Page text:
I may be partial, but I think my kid is super cute. Because of his ridiculous level of cuteness, he needs to look the part every day. I work so hard to keep his hair at a good length, his outfits nice, his face clean and scabs off his knees. Most of it I can do well, besides the scabs on his knees. A true boy, he’s into everything and often hurling himself off a piece of furniture. On top of all that, I am so focused on his milestones. Learning all this letters, potty training, colors and more. I know now that I can only do so much, and I thank God for my mom being a main caregiver to help me turn out the best child possible.
On top of all these things, if you’re a working mother you are expected to climb the corporate ladder. I’m blessed to own my own business and I spend so much energy on making it a success for the betterment of my family. I love what I do but sometimes I find myself at work wishing I could be home with my son. It made me think about Europeans ‘work to live’ whereas Americans we ‘live to work’. We have to drive the nicest cars, have the fancy houses, the designer purses, the expensive vacations, and the list goes on. I’m still trying to find balance in this department and remind myself that everything I do, I do for my family. The designer purse can wait. ‘Til Christmas at least.
So, how do we have it all?
Bottom line, you don’t. You learn not to sweat the small stuff and focus on doing what works best for you. Here are Spahr’s strategies for facing today’s standards:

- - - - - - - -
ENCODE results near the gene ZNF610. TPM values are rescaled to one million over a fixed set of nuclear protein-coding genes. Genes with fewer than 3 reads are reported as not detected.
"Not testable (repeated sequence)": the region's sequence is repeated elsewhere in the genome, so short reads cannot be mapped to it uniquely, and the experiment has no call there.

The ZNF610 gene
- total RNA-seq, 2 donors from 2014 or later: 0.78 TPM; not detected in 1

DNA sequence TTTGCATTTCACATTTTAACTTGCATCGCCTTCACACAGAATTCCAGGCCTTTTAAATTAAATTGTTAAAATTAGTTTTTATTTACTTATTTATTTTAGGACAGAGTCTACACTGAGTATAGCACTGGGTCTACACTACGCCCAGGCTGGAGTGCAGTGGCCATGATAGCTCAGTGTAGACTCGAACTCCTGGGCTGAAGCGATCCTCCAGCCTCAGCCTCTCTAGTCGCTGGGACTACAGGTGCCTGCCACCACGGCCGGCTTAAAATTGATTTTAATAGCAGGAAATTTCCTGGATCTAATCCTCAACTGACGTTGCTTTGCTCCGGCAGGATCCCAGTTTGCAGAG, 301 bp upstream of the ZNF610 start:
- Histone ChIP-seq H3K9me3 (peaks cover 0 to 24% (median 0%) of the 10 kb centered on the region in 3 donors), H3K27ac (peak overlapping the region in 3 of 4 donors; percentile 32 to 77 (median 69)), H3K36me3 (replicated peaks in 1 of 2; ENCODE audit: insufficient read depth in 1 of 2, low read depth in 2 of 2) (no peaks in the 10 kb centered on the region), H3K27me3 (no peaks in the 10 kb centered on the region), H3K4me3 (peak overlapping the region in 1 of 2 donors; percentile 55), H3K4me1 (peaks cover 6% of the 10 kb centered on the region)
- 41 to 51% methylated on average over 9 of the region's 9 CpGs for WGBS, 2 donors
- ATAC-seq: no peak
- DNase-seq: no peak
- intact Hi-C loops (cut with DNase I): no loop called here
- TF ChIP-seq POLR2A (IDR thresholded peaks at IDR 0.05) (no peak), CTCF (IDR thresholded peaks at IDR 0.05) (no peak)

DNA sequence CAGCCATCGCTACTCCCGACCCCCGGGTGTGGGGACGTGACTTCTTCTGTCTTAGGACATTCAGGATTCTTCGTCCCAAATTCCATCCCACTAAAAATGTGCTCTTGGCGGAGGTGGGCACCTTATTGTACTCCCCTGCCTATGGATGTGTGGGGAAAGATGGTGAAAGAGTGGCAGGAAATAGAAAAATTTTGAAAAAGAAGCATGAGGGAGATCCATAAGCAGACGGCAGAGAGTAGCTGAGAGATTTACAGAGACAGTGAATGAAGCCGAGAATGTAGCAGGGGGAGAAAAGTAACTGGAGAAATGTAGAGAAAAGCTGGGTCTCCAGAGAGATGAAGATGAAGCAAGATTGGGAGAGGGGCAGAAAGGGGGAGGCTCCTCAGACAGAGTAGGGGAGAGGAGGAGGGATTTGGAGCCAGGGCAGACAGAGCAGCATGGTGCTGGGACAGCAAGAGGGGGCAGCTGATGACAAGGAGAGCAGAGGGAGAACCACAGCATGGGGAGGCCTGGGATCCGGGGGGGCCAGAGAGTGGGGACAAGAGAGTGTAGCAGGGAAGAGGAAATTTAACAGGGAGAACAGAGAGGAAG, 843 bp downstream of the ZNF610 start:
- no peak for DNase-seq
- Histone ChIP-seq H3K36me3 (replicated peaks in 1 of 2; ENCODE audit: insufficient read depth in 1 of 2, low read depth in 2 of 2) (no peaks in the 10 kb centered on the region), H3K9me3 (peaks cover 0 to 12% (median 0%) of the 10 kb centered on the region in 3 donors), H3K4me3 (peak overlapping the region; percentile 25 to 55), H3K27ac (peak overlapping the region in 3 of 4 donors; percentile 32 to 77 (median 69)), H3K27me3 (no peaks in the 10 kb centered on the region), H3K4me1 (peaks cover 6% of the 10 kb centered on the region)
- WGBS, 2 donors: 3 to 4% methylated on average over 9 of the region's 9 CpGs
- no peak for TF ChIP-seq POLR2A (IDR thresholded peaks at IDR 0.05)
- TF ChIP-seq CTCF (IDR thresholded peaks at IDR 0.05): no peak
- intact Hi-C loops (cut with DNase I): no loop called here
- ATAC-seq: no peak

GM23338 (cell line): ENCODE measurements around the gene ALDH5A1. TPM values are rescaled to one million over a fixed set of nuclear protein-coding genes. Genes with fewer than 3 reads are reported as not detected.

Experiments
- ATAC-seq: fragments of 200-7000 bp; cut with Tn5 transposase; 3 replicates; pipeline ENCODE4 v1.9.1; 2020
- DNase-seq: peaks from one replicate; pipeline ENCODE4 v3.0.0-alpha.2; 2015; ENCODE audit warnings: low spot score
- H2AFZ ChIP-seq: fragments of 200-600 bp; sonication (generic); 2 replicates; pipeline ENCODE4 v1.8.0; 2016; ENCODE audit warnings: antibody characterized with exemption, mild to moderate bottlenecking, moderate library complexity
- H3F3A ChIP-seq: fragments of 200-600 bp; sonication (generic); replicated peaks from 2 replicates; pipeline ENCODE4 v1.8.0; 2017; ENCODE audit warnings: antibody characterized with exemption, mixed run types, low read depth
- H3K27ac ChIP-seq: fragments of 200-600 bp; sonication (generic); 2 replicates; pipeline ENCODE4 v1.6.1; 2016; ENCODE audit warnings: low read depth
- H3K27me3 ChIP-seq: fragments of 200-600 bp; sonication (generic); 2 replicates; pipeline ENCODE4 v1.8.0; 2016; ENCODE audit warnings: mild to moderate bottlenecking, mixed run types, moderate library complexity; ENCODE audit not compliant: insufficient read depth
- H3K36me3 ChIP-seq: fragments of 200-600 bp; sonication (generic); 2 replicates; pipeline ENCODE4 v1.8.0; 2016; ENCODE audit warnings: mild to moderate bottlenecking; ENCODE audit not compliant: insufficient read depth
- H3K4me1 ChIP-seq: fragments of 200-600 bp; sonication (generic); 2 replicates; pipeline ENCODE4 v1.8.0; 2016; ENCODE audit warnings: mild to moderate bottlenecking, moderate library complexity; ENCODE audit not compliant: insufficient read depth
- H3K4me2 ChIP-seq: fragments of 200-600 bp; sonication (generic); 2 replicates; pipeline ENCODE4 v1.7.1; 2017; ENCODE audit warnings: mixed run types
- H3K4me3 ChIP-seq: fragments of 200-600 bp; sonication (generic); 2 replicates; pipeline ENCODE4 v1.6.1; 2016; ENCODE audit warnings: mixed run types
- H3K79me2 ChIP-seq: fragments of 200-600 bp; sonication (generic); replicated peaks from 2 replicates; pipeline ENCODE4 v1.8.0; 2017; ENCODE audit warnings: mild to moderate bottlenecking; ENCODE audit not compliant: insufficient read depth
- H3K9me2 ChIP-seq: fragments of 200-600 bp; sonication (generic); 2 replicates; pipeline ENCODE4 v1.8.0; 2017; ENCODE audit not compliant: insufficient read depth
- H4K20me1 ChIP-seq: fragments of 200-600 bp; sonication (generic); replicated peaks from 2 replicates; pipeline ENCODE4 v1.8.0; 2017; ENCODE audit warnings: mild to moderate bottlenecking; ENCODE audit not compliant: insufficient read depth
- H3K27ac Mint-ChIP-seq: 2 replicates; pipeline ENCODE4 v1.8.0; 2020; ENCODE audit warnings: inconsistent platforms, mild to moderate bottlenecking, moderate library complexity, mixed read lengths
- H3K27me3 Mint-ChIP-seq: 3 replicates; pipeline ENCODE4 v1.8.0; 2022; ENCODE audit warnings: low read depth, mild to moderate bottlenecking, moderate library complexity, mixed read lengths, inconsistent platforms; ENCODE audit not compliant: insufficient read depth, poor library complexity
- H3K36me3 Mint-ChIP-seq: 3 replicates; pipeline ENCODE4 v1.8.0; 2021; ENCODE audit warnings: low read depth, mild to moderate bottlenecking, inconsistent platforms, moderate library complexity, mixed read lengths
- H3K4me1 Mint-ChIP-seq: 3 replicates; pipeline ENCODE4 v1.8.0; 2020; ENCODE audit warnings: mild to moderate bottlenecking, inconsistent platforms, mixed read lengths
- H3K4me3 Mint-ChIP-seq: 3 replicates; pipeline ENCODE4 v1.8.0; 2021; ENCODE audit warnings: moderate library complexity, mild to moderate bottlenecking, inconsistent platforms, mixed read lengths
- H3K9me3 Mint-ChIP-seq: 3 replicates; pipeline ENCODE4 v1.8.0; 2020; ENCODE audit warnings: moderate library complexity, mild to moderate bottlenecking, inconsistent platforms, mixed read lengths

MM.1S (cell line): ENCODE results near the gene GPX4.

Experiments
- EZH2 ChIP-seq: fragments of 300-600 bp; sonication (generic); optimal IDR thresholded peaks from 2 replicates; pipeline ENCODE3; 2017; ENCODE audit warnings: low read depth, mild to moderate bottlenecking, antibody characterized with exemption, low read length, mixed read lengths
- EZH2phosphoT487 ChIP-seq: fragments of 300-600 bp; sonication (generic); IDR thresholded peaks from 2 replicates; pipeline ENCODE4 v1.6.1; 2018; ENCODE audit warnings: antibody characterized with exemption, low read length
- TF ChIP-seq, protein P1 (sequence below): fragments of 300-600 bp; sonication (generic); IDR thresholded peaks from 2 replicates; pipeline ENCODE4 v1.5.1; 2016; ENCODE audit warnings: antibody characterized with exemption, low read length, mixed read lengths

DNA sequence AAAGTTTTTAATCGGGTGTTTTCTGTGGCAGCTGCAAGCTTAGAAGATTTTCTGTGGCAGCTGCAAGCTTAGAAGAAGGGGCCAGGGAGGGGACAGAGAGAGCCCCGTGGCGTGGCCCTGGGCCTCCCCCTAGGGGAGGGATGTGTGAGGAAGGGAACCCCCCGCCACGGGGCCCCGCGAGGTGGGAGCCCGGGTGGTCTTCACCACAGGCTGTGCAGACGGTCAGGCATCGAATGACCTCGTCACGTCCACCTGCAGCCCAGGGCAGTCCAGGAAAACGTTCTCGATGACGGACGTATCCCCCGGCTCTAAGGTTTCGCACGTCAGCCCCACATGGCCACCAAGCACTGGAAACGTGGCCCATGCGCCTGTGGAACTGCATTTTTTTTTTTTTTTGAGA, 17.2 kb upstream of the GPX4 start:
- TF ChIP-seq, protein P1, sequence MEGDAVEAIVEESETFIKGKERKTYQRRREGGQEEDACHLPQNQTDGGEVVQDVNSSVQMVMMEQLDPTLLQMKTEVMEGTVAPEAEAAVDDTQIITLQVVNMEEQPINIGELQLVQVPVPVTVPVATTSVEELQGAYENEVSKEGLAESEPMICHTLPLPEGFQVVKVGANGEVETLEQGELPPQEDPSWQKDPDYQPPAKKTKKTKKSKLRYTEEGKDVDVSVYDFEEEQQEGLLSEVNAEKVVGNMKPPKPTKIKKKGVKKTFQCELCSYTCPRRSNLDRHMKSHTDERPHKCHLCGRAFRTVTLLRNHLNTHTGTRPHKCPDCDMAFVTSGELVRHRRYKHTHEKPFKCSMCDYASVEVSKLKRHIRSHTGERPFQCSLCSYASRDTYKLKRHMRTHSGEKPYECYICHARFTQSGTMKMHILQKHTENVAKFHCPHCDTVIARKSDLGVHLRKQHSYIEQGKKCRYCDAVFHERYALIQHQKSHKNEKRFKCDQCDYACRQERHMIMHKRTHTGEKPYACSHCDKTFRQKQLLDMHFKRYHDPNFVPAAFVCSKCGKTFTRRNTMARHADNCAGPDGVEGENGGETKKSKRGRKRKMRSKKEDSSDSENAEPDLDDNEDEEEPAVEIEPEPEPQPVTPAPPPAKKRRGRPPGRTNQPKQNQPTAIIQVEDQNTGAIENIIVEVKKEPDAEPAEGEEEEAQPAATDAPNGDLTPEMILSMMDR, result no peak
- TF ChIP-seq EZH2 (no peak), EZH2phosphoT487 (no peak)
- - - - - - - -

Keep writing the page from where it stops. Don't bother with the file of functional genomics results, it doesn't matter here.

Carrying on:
- Wonder Woman doesn’t exist. She is fiction, you are real.
- Learn from the guys. Men know there’s only so much they can do at once. If a budget report is due, the lawn goes unmowed. Women try to keep everything going, all plates spinning. It’s ok to set down a plate, just choose which one.
- Stay close to home. If you can, having family around is a godsend. Living nearby family or close friends is great once life gets more complicated.
- Find the right partner. Marry someone you love and like. Finding someone who doesn’t care if you’re perfect is a good start.
- Banish guilt from your social life. You don’t have to accept every invitation. If it isn’t required for work, won’t help you professionally or intellectually, and you won’t enjoy it, don’t go. Obviously there are exceptions, but know when to apply this thinking.
- Commit to a workout regimen. Exercise is a stress reliever. It helps me sleep at night and not want to stab people in the eye when they drive me nuts. If you need some ideas, be sure to read my post with workouts for busy moms.
- Pick a job you love. If your career is satisfying, you’re more likely to stick with it after having kids.
At the end of the day, I’ve learned that I can only do so much. It’s ok if we are eating leftovers, my nail polish is chipped or laundry really needs to be done. Or, all of the above at the same time. My husband and my son love me unconditionally and I need to learn to do the same for myself.